A PERUSAL OF THE BEAUTIFYING PRODUCTS ON THE SHELVES AT
DRUG STORES REVEALS MUCH ABOUT THE SURROUNDING COMMUNITY.
Case in point: on display at the
drugstore on the main drag of Jackson Heights, Queens one will find a
dizzying array of Ayurvedic and homeopathic cleansers, lipstick in every
shade (of red), kohl eyeliner in every shade (of black), and, shelf upon
shelf of creams that guarantee a transformation of the consumer's brown
skin into any shade (of white). Marketed to the local South Asian
community, these products reflect less an urge to assimilate into white
American society than the retention of a pervasive cultural preference in
South Asia for fair skin.
In India, 60% of all beauty products sold are skin lightening agents.
Women use at home treatments, such as Fair and Lovely Lightness
Cream—India's best-seller—as nightly rituals and to supplement more
intense bleaching treatments performed in salons. Damaging to the skin
over a prolonged period, these harsh ammonia treatments sting a bit on
application, but they produce the desired look: a skin tone "one to three
shades" lighter than natural. Soaps with added sunscreen, like the popular
LUX brand, advertise protection not from
the damaging and potentially skin cancer-inducing effects of the sun, but
from its "darkening effect." The soap promises to give users the
confidence to "venture out in bright sunlight and say: who's afraid of the
Discrimination on the basis of skin color is part of a larger system of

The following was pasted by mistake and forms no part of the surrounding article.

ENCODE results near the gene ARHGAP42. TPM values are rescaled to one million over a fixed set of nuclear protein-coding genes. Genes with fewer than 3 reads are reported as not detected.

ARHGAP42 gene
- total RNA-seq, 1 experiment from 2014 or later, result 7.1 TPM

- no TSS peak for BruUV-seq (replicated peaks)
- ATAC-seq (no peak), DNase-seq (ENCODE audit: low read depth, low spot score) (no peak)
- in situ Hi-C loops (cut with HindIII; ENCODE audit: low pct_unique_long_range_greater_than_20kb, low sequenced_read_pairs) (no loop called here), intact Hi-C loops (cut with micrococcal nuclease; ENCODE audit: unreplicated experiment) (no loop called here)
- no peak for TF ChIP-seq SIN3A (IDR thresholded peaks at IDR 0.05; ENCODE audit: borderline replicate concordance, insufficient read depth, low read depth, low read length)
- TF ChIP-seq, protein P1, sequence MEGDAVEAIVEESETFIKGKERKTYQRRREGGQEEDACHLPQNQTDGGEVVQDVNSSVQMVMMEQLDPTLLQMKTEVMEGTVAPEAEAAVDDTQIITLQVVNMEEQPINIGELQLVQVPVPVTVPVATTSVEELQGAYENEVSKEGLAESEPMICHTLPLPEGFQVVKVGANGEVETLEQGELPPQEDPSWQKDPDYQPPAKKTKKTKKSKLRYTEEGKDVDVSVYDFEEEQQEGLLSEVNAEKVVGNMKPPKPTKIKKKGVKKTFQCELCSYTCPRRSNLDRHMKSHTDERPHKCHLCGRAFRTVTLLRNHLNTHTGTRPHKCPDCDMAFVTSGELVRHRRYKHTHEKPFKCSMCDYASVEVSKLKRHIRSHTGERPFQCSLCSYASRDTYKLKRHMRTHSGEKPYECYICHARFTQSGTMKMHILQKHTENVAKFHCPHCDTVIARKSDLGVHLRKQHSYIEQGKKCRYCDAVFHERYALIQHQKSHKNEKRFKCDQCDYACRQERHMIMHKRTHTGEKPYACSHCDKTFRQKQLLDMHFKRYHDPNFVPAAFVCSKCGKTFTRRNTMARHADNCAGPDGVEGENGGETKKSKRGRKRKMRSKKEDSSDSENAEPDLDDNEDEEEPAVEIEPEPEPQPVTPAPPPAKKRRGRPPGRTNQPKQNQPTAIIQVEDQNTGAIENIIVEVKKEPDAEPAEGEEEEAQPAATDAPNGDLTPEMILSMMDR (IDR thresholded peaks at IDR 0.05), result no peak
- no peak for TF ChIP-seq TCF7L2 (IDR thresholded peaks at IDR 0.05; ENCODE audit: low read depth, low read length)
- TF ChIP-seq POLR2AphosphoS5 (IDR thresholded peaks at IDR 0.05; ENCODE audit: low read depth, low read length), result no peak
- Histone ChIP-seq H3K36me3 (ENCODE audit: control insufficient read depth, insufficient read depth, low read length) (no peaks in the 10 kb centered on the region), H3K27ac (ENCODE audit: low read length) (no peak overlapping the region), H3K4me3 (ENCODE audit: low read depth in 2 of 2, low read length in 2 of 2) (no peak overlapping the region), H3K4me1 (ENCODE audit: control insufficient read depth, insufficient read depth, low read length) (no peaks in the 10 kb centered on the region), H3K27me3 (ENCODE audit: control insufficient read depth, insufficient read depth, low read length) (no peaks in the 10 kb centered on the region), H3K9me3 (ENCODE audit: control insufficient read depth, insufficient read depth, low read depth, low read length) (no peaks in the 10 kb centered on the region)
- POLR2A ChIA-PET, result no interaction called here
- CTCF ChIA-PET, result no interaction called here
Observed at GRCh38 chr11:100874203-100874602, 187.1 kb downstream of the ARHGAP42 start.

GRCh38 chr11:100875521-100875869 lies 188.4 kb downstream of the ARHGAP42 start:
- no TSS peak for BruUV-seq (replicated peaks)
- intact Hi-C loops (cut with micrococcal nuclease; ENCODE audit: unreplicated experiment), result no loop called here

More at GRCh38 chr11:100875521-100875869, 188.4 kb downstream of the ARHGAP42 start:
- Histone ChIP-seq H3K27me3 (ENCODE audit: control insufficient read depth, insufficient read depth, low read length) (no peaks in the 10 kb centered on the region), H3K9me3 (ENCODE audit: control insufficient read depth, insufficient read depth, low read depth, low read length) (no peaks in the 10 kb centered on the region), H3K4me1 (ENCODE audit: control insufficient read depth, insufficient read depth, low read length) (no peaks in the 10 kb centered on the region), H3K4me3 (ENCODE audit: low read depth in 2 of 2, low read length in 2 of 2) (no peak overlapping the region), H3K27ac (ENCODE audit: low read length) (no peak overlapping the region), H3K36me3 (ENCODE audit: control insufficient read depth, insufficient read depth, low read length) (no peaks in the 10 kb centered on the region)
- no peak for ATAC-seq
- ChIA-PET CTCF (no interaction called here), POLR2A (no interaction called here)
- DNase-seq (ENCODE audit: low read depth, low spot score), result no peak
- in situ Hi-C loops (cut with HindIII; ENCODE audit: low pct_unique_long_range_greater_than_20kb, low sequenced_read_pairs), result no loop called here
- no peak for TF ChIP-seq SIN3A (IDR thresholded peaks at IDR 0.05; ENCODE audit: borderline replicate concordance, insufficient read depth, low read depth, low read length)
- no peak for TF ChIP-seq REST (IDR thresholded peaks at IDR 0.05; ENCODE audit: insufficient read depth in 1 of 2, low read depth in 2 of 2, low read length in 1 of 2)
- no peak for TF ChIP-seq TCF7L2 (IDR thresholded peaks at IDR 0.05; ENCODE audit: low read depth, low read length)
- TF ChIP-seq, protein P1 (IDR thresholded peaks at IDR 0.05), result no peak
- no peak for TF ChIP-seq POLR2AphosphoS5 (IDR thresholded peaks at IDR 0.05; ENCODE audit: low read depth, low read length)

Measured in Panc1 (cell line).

caste hierarchy within India. Arguably, skin tone affects women's
marketability for both marriage and white collar employment, a reality
which has increasingly come under attack by advocates for women's rights,
as well as activists for social equality in general. For American-born
women of South Asian descent, a demographic whose image is both glorified
and commodified by the faddish interest in "Bollywood" style, this
question of skin tone arouses contentious debate. For some, the fair skin
preference reflects a legacy of colonialism on the subcontinent, in which
white skin was associated with European oppression but also power, access
and social control. By this logic, the preference for fair skin among
South Asians is a marker of post-colonial self loathing. Others see it
simply as an aesthetic preference, such as Western society's blonde hair
and a thin body. And who wouldn't want to embody a beauty ideal?
However, a Saturday afternoon stroll through
Sephora rush hour reveals that it is not
just South Asian women who are buying Lancome, Christian Dior and Estee
Lauder's new glossy packaged versions of skin bleaching agents. Their
"technological breakthrough skin brightening microcapsules" are selling
broadly to Asians and non-Asians alike. Which raises the question, with
half the white population tanning to achieve an 'I just returned from my
resort vacation in St.Tropez' look, why would achieving a greater pallor
be desirable? Perhaps what is really for sale on the shelves of the
Sephora store is a commodity more coveted than either the porcelain
complexion or bronze tan (with all that these skin tones imply).
Armed with the requisite disposable income, the consumer can buy the
luxury of self-transformation, searching for her best possible self, and
redefining "best" on a seasonal basis. With beauty treatments, as with
clothing style, artifice and experimentation are ends in themselves and
signify the luxury of choice.
For those who want them, skin lightening products have arrived at nearly
every price point on the spectrum, from 99 cent soap to $140 night cream.
Apparently, beauty trends themselves shift over time, but the ability to
indulge in them never goes out of style.
IN MAGAZINE, 35 Howard St. New York, NY